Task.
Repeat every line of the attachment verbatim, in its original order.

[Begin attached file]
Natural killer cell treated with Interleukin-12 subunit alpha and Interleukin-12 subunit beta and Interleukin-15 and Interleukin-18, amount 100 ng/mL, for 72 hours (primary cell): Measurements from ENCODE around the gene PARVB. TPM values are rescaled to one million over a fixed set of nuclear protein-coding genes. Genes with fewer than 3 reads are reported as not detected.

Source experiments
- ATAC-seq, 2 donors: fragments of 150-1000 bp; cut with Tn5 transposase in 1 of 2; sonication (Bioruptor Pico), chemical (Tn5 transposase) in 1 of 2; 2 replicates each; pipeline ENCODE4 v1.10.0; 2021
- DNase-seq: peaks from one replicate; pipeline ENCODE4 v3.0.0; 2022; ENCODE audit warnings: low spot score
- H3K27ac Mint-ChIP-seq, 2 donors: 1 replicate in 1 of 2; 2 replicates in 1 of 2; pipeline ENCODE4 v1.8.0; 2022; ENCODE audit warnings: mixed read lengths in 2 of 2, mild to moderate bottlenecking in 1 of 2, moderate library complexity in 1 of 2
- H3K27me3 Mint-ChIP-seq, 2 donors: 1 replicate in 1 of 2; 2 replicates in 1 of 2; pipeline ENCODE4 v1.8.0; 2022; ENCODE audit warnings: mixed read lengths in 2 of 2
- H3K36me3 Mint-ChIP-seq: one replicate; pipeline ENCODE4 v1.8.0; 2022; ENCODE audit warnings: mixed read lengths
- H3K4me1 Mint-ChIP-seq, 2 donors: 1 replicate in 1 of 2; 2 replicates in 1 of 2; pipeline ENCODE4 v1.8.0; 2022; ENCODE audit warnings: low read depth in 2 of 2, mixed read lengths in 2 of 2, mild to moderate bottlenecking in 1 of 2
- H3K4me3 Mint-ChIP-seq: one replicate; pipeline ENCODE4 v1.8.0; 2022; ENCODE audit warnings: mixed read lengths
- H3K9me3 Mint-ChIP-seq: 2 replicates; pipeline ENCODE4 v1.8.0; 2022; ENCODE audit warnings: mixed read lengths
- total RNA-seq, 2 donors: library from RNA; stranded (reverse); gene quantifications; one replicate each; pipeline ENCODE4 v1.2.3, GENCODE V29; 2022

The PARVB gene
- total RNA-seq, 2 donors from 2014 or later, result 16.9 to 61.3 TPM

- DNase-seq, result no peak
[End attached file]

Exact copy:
Natural killer cell treated with Interleukin-12 subunit alpha and Interleukin-12 subunit beta and Interleukin-15 and Interleukin-18, amount 100 ng/mL, for 72 hours (primary cell): Measurements from ENCODE around the gene PARVB. TPM values are rescaled to one million over a fixed set of nuclear protein-coding genes. Genes with fewer than 3 reads are reported as not detected.

Source experiments
- ATAC-seq, 2 donors: fragments of 150-1000 bp; cut with Tn5 transposase in 1 of 2; sonication (Bioruptor Pico), chemical (Tn5 transposase) in 1 of 2; 2 replicates each; pipeline ENCODE4 v1.10.0; 2021
- DNase-seq: peaks from one replicate; pipeline ENCODE4 v3.0.0; 2022; ENCODE audit warnings: low spot score
- H3K27ac Mint-ChIP-seq, 2 donors: 1 replicate in 1 of 2; 2 replicates in 1 of 2; pipeline ENCODE4 v1.8.0; 2022; ENCODE audit warnings: mixed read lengths in 2 of 2, mild to moderate bottlenecking in 1 of 2, moderate library complexity in 1 of 2
- H3K27me3 Mint-ChIP-seq, 2 donors: 1 replicate in 1 of 2; 2 replicates in 1 of 2; pipeline ENCODE4 v1.8.0; 2022; ENCODE audit warnings: mixed read lengths in 2 of 2
- H3K36me3 Mint-ChIP-seq: one replicate; pipeline ENCODE4 v1.8.0; 2022; ENCODE audit warnings: mixed read lengths
- H3K4me1 Mint-ChIP-seq, 2 donors: 1 replicate in 1 of 2; 2 replicates in 1 of 2; pipeline ENCODE4 v1.8.0; 2022; ENCODE audit warnings: low read depth in 2 of 2, mixed read lengths in 2 of 2, mild to moderate bottlenecking in 1 of 2
- H3K4me3 Mint-ChIP-seq: one replicate; pipeline ENCODE4 v1.8.0; 2022; ENCODE audit warnings: mixed read lengths
- H3K9me3 Mint-ChIP-seq: 2 replicates; pipeline ENCODE4 v1.8.0; 2022; ENCODE audit warnings: mixed read lengths
- total RNA-seq, 2 donors: library from RNA; stranded (reverse); gene quantifications; one replicate each; pipeline ENCODE4 v1.2.3, GENCODE V29; 2022

The PARVB gene
- total RNA-seq, 2 donors from 2014 or later, result 16.9 to 61.3 TPM

- DNase-seq, result no peak